CPA group questions Senate proposal

An advocacy group for certified public accountants said Tuesday that they took issue with a Senate proposal to give the IRS more power to regulate paid tax preparers. 

The American Institute of CPAs generally praised the broader measure, aimed at battling identity theft and tax fraud, that the Senate Finance Committee will consider on Wednesday.


But the group said that it wanted Congress to limit the IRS's ability to require identification numbers for preparers, and expressed concern that the Senate proposal would cause confusion among taxpayers. 

In a letter to Finance Committee leaders, the CPA advocates floated the idea of not forcing accountants to use the IRS numbers, known as Paid Tax Identification Numbers, in all cases.

The group added that it wanted to "mitigate" any potential confusion among taxpayers over the proposal, and for the IRS to make it clear that it doesn't endorse any particular kind of tax preparer.

On top of that, the CPA organization says that preparers using the IRS identification numbers should be forced to make it clear that they're not accountants in any advertisements.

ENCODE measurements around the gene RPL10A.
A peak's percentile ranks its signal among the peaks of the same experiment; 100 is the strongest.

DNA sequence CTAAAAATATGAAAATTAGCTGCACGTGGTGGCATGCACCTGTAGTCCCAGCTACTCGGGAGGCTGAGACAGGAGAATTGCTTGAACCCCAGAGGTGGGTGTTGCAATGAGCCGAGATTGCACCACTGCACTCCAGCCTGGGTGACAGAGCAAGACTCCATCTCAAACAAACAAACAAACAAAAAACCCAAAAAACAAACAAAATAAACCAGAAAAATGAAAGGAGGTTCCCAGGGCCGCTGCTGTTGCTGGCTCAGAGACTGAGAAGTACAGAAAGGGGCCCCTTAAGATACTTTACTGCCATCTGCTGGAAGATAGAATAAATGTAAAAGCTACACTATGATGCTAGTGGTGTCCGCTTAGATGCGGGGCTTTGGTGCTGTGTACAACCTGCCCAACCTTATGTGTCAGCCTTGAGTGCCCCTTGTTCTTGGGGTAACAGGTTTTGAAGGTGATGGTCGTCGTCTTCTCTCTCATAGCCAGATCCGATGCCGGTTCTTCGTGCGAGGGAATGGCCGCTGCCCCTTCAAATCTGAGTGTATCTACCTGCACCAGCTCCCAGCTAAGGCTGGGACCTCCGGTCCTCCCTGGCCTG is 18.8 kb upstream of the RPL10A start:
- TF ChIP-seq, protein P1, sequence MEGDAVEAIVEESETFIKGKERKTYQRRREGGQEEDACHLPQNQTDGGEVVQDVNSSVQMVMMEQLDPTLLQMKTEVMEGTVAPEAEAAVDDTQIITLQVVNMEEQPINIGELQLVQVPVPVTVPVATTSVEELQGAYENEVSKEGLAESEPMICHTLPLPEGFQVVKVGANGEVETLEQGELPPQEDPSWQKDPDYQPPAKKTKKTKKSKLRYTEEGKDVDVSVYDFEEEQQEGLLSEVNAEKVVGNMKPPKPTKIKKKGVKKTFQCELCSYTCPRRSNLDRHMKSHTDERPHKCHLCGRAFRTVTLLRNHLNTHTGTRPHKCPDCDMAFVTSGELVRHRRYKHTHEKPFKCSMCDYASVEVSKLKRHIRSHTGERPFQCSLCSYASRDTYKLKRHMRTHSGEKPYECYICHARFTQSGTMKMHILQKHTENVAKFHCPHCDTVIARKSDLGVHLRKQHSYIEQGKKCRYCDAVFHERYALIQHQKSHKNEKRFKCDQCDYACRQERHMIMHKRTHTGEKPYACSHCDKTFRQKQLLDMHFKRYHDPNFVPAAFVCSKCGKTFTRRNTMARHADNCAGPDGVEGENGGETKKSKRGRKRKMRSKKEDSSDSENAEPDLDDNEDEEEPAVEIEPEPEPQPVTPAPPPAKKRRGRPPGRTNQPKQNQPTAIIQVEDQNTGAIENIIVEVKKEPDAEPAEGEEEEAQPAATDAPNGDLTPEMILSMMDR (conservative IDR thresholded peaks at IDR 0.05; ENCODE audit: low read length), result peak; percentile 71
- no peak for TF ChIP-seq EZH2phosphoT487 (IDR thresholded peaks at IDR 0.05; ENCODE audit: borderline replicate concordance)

The group liked other provisions in the measure, from Finance Chairman Orrin HatchOrrin Grant HatchTrump to award racing legend Roger Penske with Presidential Medal of Freedom Trump awards Presidential Medal of Freedom to economist, former Reagan adviser Arthur Laffer Second ex-Senate staffer charged in aiding doxxing of GOP senators MORE (R-Utah) and Sen. Ron WydenRonald (Ron) Lee WydenOvernight Health Care — Presented by Partnership for America's Health Care Future — Pelosi unveils signature plan to lower drug prices | Trump says it's 'great to see' plan | Progressives pushing for changes Trump: 'Great to see' Pelosi plan to lower drug prices Pelosi unveils signature plan to lower drug prices MORE (D-Ore.), including proposals to allow the IRS to require truncated Social Security numbers on tax forms and to require the agency to regularly report to Congress about its efforts to battle identity theft. 

The IRS and government watchdogs have all said that thieves have been using stolen Social Security numbers to claim fake tax refunds at a growing rate in recent years.